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"Morten Lund, investor behind Skype, kickstarts LiveStub.com"
Chicago, IL August 25 - Morten Lund, the Danish investor who helped to propel the VoIP communications service Skype to worldwide success, has turned his sights on the business of reselling tickets by putting his financial muscle behind LiveStub.com, a new web site designed to revolutionize the secondary ticket industry.
When Levi Bergovoy launched LiveStub with Michael Hershfield in January, the duo wanted to simplify the secondary ticket market for both buyers and sellers. Other ticket resale sites tack on additional fees of up to 25 percent that cut into sellers’ profits and raise costs for buyers. LiveStub allows users to post their listings for free, cutting out what Hershfield calls "glorified middlemen."
AEG Live, which already has a considerable presence in the San Diego, CA area, has added another venue to its stable of facilities. The 800-seat, city owned Poway Center for the Performing Arts (POW!) in Poway, CA, near San Diego, and AEG have become partners for the venue’s upcoming season.
Under the partnership, AEG will assist venue’s POW! Foundation in booking performers for its 2008/2009 Professional Performance Series. A September 15 concert with Judy Collins and Leo Kottke kicks off the new partnership. Tickets are priced at $45 and $65.
Despite the secondary ticket market becoming a more popular choice for many people, there are still many others who are afraid to use any of the online ticket reselling Web sites. The independent non-profit organization Consumer Reports released a report on how buyers can find a great tickets online. (See video below)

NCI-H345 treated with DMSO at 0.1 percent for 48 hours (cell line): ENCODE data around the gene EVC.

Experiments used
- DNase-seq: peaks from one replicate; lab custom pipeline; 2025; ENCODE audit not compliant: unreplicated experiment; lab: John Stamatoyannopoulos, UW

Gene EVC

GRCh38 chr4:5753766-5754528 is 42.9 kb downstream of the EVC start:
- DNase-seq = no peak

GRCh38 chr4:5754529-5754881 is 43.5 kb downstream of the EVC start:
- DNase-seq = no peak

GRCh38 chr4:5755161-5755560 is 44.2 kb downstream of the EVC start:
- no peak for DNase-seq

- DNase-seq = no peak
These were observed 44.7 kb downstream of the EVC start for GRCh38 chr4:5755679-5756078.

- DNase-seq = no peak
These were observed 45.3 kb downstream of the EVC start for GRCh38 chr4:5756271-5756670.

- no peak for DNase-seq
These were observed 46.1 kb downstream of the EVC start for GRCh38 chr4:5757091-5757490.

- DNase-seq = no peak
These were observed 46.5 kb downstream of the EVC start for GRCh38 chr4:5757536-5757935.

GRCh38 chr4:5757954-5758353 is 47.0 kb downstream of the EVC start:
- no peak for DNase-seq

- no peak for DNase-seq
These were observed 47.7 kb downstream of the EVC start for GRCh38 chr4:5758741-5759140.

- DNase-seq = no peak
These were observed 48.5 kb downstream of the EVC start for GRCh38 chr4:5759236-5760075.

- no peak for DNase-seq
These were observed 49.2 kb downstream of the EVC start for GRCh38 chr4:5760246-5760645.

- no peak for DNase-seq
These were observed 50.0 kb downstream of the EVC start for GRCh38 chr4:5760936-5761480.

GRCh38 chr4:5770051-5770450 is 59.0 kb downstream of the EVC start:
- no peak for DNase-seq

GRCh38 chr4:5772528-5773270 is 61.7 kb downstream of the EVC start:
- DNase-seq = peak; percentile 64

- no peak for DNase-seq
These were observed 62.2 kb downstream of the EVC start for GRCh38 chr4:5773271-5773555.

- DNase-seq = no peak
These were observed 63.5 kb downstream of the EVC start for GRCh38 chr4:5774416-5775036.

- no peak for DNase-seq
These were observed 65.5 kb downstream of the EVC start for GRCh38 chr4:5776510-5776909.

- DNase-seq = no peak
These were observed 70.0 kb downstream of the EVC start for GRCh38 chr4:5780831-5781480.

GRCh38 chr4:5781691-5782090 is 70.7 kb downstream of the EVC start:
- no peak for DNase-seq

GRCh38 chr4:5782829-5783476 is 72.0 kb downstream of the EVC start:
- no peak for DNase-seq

Many people think that ticket reselling is still an illegal practice, but Consumer Reports is quick to point out that online ticket sites like StubHub, RazorGator and TicketsNow are "quite legitimate."
Live Nation has strengthened its presence in Mexico and Brazil by forming a five-year exclusive distribution deal with CIE (Corporación Interamericana de Entretenimiento SAB de C.V.) and T4F (Time For Fun). Brazil and Mexico are the fifth and 11th most populated countries in the world; CIE is the third largest concert promoter in the world, according to Billboard statistics. CIE holds an investment in Time for Fun, which also promotes in Argentina and Chile, and CIE and T4F collectively operate in more than 25 venues in Latin and South America.
As of 1pm, the stock was trading at $23.55 on volume of more than 2.43 million shares. The stock hovered in the $23 range throughout much of the day, and opened at $20.20. Its high today was $24.50.
Illinois senator and presidential candidate Barack Obama and his campaign have had a tough past few days. CNN today released its average of national surveys showing the Republican candidate John McCain has chipped into Obama's lead trailing now by only one percentage point. To make matters worse, CBS4 out of Denver reported that his campaign was soliciting Democratic Party supporters to buy tickets to the senator's August 28 acceptance speech at Invesco Field, tickets which were free to the public. (See video below)